If there was a systems malfunction and human factors is only contributing or not a factor at all, then the whole story about UPS at BHM changes. But if it is a HF accident, I'm inclined to point my finger at over automation and a larger trend of losing touch with your machine. But, that's my opinion so add it to the pile to be burned when the NTSB issues their findings.
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Old 8th Sep 2013, 06:59
  #824 (permalink)  
 
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Machinbird:

I would also add experience as an attribute, as in the experience to anticipate before the fact. How many times have you seen something coming and not had an appropriate reaction from a less experienced pilot?
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Old 8th Sep 2013, 12:25
  #825 (permalink)  
 
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Tom Imrich:

All things considered:

1. It is completely inappropriate and unnecessary to still be flying "Non-Precision" approaches in 2013 with big jets. There are vastly better ways to land, using means via FMS, RNP, and GLS (while ILS is OK in many places as an interim aid, it is far too expensive and technically difficult and electronically sensitive to put ILS everywhere, and be sustained for the indefinite future).
RNP AR does a nice job of getting around difficult terrain to a given runway end. But, it doesn't provide low minimums essentially because the vertical guidance is not very good, and the lateral containment area is much wider than ILS or GLS. Plus, the cost of entry into the "RNP AR Club" is too high and very difficult unless it is a giant airline. The benefit of RNP AR is for terrain avoidance more than a mile or so from the runway. Many locations, including BHM, do not have such terrain issues, thus RNP AR is being greatly and unnecessarily overused.

2. Properly implemented RNP, FMS, VNAV (and especially GLS) can fix this decades long chronic issue, virtually 100% of the time.
But, not nearly 100% of the runway ends meet the glideslope qualification surface (FAA) requirements (GQS.) Runway 18 at BHM cannot meet GQS requirements, thus it cannot have any FAA sanctioned vertically guided procedure.

3. No pilot (short of a willful act) wants to end up where this crew ended up. Hence, to varying degrees, a lot of other people, including authorities (flawed or obsolete policies and criteria), OEMs (lack of adopting and updating better methods and techniques), ANSPs (failure to implement modern SIAP types and systems), and even the airline itself (using less than modern or optimum policies, training, and equipment) perhaps helped them get where they ended up.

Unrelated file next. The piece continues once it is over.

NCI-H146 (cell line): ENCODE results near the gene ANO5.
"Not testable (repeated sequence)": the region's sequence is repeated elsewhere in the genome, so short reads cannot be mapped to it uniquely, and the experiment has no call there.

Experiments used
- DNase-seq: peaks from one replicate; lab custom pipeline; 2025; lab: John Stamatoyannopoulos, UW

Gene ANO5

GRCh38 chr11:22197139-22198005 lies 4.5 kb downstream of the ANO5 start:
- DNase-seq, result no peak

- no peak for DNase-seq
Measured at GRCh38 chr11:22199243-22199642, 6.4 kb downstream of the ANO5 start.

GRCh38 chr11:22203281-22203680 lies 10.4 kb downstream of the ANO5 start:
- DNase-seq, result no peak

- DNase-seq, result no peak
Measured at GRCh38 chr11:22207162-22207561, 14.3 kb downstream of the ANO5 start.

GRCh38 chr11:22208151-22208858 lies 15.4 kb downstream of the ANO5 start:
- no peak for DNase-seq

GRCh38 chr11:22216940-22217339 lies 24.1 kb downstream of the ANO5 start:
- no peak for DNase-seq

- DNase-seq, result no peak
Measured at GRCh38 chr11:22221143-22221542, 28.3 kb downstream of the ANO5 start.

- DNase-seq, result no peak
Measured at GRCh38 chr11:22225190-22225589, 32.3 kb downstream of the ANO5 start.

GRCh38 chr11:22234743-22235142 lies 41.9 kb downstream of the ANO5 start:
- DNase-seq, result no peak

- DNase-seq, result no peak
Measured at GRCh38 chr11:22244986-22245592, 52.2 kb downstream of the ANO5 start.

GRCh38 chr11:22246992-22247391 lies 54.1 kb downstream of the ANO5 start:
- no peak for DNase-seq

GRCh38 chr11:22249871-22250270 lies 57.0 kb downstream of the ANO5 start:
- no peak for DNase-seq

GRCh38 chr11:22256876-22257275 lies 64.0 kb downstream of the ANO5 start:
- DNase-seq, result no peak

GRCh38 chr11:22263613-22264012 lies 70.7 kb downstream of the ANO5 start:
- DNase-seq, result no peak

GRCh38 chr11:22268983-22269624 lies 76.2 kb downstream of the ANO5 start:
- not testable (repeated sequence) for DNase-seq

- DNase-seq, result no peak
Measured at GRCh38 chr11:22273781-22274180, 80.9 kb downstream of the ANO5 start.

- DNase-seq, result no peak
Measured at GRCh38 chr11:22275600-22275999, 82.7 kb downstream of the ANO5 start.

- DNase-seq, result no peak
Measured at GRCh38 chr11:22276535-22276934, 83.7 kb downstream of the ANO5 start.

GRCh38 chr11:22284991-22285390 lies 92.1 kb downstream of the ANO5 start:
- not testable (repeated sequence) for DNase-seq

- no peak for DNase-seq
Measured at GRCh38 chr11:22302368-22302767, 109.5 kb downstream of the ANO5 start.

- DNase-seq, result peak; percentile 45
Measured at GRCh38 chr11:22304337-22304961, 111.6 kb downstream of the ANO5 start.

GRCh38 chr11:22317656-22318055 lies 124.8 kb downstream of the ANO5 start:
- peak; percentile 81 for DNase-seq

In the case of BHM the ill-fated crew's best solution was to insist on the ILS runway. Perhaps better training about the issues and limitations of a Runway like 18 would help. Even more so, with the high MDA for either of the two instrument approaches to Runway 18, the mere sighting and use of the PAPI once descending below MDA would have easily avoided the accident. The pertinent procedural data note implied that was a legal requirement for either Runway 18 IAP at night.

4. Let's just see where the NTSB ends up on this one now.
Indeed, let's.
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Old 8th Sep 2013, 13:38
  #826 (permalink)  
 
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when gadgets fail.

many years ago (over thirty), I had complete RNAV charts for the USA...enroute and approach.

I'm sure you all remember the old RNAV systems, so I won't explain them here.

Flying the RNAV only departure from a difficult mountainous airport, the RNAV quit working (not pilot mistake). So I did my best dead reckoning guess and am here today.

ANYTHING that requires ''magic'' or automation must be able to be failsafe or correctable by a human being.

Oh, by the way, it was 75 years ago , this year, that the first scheduled commercial flight landed safely off an ILS (during a snow storm in Pittsburgh, PA.) ILS...not bad for an interim solution!

the thread has become so long...I am pretty sure a VDP was not included in the apch...indeed they may now be obsolete, but the way non precision approaches have been taught at our airline for the better part of a quarter of a century is: if you don't see the runway by the VDP, published or estimated, you will not be able to land SAFELY from the NP apch.

Last edited by flarepilot; 8th Sep 2013 at 13:44.
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Old 8th Sep 2013, 18:01
  #827 (permalink)  
 
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TERPS is still outdated and flawed